Sometimes when you are getting started with learning about a new topic, such as genetics and the methylation cycle, it is easy to jump on board with whatever is being parroted by the experts who have pretty websites (and supplements to sell you). This was true for me when starting off learning about genetics and the methylation cycle.

The CBS gene is one that is often talked about in relation to the methylation cycle. I have been avoiding writing about this gene because I hadn’t been able to find a lot of research studies to back up the ideas being promulgated by all the online health gurus.

This article has been in my drafts folder for a year, but I’m finishing it up and publishing it today because the actual research on the CBS gene is kind of interesting, even if it isn’t exactly in line with the headlines on other websites that scream ‘Fix this first!’.

CBS Gene: Function and Research Studies

What is the CBS gene?

The CBS gene – cystathionine beta-synthase – codes for the CBS enzyme that acts within the transulfation pathway. The CBS enzyme reduces homocysteine to an intermediate (cysteine) that eventually can become glutathione, an important antioxidant in the body. Additionally, the CBS enzyme is involved in a desulfation reaction that creates hydrogen sulfide, H2S.  Hydrogen sulfide is a molecule that is needed by the body in just the right amount: at low levels, it acts as a mitochondrial electron donor, but at high levels, it is poisonous to the mitochondria. Likewise, it is important for the body to maintain the right level of homocysteine, with high levels of homocysteine being associated with heart disease.[ref]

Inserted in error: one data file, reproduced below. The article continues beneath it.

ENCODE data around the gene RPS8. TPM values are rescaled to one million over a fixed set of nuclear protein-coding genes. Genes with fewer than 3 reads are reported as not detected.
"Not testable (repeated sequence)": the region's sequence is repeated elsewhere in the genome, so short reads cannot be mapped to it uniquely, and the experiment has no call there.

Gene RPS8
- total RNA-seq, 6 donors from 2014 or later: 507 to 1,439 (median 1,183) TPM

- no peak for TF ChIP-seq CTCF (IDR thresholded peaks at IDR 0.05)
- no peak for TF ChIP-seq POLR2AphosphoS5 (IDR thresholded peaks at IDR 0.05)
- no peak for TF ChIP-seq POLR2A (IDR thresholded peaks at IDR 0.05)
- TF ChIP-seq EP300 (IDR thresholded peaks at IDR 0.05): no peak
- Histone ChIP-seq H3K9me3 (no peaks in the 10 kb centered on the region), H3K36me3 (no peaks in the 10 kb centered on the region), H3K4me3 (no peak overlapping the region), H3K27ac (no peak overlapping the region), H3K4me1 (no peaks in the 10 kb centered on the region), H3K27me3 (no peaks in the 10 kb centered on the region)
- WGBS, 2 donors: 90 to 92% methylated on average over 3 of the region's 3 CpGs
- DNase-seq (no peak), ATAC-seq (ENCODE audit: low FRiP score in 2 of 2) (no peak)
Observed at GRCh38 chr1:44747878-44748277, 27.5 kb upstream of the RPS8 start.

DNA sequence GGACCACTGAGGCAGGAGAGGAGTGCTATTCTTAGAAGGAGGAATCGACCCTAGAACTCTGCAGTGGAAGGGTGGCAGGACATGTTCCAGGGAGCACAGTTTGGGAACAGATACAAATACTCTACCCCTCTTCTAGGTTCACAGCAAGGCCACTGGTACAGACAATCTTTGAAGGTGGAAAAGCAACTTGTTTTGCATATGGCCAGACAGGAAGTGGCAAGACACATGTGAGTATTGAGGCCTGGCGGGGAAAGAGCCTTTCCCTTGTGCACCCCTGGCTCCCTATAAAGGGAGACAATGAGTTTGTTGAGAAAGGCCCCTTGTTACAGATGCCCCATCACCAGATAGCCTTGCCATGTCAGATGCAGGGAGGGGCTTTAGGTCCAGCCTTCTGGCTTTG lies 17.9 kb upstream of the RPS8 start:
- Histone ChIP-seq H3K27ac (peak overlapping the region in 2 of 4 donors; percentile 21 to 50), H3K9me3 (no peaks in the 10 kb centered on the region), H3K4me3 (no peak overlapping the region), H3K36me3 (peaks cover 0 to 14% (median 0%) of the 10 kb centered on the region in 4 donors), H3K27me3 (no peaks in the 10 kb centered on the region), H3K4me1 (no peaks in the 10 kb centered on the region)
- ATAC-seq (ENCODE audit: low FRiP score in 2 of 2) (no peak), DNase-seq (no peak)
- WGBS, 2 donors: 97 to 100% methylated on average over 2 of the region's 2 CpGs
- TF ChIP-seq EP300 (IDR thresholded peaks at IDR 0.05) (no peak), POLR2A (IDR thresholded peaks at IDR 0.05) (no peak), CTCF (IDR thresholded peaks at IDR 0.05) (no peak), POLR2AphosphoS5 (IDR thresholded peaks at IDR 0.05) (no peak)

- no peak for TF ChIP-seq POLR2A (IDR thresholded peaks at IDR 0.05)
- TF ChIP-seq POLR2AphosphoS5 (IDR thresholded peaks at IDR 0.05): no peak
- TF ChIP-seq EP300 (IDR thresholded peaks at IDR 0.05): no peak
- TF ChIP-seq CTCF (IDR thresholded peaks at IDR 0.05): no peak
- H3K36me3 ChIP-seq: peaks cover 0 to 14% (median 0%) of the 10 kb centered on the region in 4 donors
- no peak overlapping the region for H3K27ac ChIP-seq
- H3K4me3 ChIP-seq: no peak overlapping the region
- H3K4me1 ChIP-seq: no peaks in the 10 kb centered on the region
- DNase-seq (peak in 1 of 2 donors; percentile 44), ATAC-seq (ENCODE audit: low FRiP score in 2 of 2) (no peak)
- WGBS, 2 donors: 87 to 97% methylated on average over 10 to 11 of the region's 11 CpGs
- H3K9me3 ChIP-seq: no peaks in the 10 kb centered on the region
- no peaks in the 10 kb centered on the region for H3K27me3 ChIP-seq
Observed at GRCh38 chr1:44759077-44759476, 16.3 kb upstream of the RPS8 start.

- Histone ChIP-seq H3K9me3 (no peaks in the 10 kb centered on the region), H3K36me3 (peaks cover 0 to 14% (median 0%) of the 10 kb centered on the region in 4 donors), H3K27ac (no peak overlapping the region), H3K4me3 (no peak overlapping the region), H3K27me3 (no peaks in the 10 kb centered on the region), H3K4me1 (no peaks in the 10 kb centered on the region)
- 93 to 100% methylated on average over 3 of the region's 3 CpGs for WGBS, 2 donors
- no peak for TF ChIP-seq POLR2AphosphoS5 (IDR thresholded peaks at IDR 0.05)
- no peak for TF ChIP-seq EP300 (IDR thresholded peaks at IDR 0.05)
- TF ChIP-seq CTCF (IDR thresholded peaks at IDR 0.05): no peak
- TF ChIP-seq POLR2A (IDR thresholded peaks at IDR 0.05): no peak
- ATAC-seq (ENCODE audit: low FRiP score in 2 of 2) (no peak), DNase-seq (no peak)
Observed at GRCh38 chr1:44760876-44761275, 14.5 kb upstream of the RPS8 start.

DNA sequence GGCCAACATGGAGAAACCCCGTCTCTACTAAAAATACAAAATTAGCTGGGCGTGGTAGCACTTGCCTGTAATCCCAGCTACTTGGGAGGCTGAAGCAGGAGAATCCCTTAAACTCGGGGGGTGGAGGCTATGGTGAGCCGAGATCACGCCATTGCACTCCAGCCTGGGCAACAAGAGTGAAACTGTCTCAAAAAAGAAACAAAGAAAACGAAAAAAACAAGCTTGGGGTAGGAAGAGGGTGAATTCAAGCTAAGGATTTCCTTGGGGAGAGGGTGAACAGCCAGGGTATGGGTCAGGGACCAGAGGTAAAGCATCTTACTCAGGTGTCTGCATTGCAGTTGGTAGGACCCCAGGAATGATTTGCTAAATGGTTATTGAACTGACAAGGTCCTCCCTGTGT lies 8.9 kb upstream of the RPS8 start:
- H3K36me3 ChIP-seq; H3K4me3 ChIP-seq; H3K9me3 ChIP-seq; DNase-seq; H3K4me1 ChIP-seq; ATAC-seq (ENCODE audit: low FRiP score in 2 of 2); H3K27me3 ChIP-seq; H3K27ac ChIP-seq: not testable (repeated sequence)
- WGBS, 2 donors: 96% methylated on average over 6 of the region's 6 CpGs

Changes in CBS enzyme production have been linked to a variety of problems including cardiovascular disease and immune system problems.  Decreased CBS causes homocysteine levels to rise, leading to homocysteinuria.

Something to note here is that vitamin B6 is a cofactor needed in the reaction that converts homocysteine.

What do online clinicians say about the CBS gene?

CBS is often mentioned on websites that discuss the methylation cycle, with speculation by a couple of well-known clinicians that some of the variants listed below up-regulate or increase the amount of the CBS enzyme.

Websites that discuss these clinician’s ideas often caution against eating foods that contain sulfur (meat, garlic, eggs, etc) with the variants and warn of too much ammonia. Here are a few examples of what doctors are recommending:

  • Dr. Jocker’s recommending low sulfur diet: “The CBS mutation leads to excess taurine, ammonia and sulfur groups that are released into toxic sulfites in the body.  If the individual is consuming large amounts of sulfur containing foods it can lead to more sulfites and increased stress and inflammation”
  • MTHFR Support’s recommendation to ‘fix’ CBS first: “There is still much more for me to learn but one thing I do know, is that CBS must be addressed before an MTHFR, MTRR and/or and MTR protocol can be properly started….I am in contact with many doctors who know about CBS and SUOX who get an overflow of patients with negative side effects to an MTHFR protocol because their doctor did not address CBS and SUOX mutations first.”